1. Please use separate paragraphs for each point of your argument (not just a 'wall of text'.) 2. Please add citations to supportive references, otherwise the whole of your answer is just opinion and not established and substantiated evidence. Welcome to BH.
    – Nigel J
    Jun 29, 2018 at 13:34

You are confusing the kind of election of the enemies of God (because of their unbelief), who are elected and chosen, with an irrevocable covenant. The context of Romans 9-11 is about Israel as a nation. The national covenant and promises with Israel as unconditional, unilateral with Abraham, and it is independent with the salvation covenant which is bilateral between God and the individuals on the conditions and precepts. In other words, the national promises of restoration of Israel, national election as a special people have nothing to do with the salvation covenant; many of them go to hell, despite being chosen member of the holy nation. See Genesis 15. When Paul mentions the promises in election, he is merely repeating the old promises that God has not rejected his people due to their unbelief, absolutely not. His love and promises to his nation has not changed (Rom 11:1).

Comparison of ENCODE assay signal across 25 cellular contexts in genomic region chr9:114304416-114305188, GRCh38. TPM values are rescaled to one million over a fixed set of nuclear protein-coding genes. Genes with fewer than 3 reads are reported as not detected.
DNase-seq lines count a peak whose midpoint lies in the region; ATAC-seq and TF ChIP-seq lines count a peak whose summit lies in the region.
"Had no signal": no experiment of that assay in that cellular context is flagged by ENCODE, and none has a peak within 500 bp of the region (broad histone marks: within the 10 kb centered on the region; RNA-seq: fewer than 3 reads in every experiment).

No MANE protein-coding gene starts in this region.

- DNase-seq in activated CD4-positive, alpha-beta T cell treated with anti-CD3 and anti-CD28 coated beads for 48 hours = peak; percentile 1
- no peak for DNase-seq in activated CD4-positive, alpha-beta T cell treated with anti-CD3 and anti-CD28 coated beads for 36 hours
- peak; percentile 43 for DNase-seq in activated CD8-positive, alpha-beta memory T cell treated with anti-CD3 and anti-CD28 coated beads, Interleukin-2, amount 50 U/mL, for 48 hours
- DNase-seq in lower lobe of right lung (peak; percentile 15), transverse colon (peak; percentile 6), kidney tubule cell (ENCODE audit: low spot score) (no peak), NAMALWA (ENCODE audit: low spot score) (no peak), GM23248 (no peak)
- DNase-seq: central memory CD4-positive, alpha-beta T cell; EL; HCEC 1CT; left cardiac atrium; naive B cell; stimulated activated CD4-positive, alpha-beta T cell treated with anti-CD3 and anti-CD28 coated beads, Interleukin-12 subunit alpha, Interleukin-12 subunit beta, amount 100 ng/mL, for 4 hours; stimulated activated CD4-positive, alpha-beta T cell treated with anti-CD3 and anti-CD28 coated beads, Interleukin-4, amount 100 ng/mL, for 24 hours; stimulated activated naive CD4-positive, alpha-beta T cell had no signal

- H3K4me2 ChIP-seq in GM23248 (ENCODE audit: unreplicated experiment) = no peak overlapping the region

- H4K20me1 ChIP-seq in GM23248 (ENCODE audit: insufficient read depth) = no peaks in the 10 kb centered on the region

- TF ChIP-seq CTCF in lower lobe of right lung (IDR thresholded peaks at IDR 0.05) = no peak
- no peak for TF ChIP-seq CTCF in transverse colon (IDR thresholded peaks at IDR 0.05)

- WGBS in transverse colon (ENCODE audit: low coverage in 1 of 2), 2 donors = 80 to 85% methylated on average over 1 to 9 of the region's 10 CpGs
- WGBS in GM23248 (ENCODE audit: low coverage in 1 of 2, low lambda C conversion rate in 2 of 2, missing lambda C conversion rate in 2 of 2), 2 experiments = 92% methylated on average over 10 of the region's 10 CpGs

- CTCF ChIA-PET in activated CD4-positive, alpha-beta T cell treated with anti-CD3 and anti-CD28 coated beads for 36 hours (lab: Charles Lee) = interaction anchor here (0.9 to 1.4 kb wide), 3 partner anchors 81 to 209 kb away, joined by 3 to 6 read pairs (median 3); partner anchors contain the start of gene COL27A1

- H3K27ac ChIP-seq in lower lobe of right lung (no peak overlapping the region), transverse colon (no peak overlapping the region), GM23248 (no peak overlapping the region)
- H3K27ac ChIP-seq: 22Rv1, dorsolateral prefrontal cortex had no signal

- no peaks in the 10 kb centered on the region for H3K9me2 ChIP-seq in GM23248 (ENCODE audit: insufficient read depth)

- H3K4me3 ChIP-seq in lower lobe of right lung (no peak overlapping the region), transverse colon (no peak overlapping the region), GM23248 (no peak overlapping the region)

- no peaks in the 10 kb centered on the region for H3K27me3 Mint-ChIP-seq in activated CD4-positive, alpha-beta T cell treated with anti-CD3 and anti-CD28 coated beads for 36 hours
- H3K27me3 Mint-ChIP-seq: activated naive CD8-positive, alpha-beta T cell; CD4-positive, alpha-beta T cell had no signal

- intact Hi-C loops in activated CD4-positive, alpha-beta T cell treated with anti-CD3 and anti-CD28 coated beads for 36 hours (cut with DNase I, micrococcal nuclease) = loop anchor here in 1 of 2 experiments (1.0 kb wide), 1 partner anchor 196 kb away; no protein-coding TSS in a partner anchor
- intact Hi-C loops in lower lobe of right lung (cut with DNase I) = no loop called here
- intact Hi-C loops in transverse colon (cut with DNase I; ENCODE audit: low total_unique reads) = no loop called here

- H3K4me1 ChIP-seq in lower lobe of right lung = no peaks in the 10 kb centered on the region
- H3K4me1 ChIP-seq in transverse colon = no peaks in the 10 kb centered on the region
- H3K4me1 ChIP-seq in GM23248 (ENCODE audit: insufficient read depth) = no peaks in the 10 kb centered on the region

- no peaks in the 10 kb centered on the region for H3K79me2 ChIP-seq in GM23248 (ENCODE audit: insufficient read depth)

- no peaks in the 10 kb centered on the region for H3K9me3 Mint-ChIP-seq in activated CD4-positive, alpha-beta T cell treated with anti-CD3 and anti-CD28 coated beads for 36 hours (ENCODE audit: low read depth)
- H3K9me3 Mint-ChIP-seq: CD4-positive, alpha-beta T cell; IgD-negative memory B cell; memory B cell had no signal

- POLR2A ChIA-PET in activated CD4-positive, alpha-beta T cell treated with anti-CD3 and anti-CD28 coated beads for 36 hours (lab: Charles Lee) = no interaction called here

[ESV Jer 31:35-37] Thus says the LORD, who gives the sun for light by day and the fixed order of the moon and the stars for light by night, who stirs up the sea so that its waves roar— the LORD of hosts is his name: ​“If this fixed order departs from before me, declares the LORD, then shall the offspring of Israel cease from being a nation before me forever.” Thus says the LORD: “If the heavens above can be measured, and the foundations of the earth below can be explored, then I will cast off all the offspring of Israel for all that they have done, declares the LORD.”